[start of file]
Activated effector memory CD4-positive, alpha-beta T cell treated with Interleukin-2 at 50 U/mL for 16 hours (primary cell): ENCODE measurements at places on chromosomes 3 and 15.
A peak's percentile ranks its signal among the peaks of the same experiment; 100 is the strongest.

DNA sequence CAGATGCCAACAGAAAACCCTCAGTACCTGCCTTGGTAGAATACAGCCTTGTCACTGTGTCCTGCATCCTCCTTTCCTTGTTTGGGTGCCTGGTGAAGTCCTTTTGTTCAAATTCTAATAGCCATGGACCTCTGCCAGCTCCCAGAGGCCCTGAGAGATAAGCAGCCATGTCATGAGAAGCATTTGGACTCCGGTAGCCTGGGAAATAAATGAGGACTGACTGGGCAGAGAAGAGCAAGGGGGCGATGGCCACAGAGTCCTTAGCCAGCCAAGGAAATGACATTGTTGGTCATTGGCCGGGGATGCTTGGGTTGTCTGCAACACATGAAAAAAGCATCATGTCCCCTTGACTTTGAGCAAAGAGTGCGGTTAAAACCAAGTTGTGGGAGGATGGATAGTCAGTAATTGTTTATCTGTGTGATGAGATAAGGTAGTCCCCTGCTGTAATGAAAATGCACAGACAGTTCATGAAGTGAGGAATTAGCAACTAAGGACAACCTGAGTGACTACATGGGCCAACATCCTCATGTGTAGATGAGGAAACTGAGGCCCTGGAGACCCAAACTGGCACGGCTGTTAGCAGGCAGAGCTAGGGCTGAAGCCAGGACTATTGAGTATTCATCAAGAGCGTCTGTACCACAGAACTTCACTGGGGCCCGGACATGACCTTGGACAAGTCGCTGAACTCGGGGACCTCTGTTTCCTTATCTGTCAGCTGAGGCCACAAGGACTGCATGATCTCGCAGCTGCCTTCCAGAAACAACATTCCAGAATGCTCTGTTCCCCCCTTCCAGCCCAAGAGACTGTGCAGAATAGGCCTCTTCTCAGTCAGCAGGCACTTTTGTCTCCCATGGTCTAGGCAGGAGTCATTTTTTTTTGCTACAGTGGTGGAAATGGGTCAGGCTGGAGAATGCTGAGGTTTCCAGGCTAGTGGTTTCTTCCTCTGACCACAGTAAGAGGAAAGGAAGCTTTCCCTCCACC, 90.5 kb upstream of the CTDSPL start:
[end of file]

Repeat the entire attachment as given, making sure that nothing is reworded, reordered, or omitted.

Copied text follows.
Activated effector memory CD4-positive, alpha-beta T cell treated with Interleukin-2 at 50 U/mL for 16 hours (primary cell): ENCODE measurements at places on chromosomes 3 and 15.
A peak's percentile ranks its signal among the peaks of the same experiment; 100 is the strongest.

DNA sequence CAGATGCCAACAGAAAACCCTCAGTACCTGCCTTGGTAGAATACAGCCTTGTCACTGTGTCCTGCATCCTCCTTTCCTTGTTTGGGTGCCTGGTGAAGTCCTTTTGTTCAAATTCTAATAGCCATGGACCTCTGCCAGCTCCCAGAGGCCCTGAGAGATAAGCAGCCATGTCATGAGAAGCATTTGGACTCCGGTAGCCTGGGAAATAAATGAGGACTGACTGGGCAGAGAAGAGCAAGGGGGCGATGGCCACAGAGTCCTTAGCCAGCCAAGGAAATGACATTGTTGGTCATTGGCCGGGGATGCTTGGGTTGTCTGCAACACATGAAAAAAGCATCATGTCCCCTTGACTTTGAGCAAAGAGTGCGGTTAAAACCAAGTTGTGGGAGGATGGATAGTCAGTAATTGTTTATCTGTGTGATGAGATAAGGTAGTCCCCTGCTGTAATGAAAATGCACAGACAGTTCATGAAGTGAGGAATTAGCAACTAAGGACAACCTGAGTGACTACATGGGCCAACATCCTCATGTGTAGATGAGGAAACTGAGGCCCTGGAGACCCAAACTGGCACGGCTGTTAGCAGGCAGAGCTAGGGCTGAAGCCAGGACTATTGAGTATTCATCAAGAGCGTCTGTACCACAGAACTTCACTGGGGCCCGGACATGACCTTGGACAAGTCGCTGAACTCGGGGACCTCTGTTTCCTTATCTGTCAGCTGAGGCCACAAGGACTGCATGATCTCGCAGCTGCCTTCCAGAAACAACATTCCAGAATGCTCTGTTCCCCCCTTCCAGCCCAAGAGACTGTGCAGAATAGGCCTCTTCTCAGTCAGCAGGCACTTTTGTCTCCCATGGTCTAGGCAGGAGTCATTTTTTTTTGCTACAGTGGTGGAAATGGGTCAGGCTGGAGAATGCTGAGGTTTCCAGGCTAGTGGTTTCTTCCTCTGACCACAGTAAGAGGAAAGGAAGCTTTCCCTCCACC, 90.5 kb upstream of the CTDSPL start: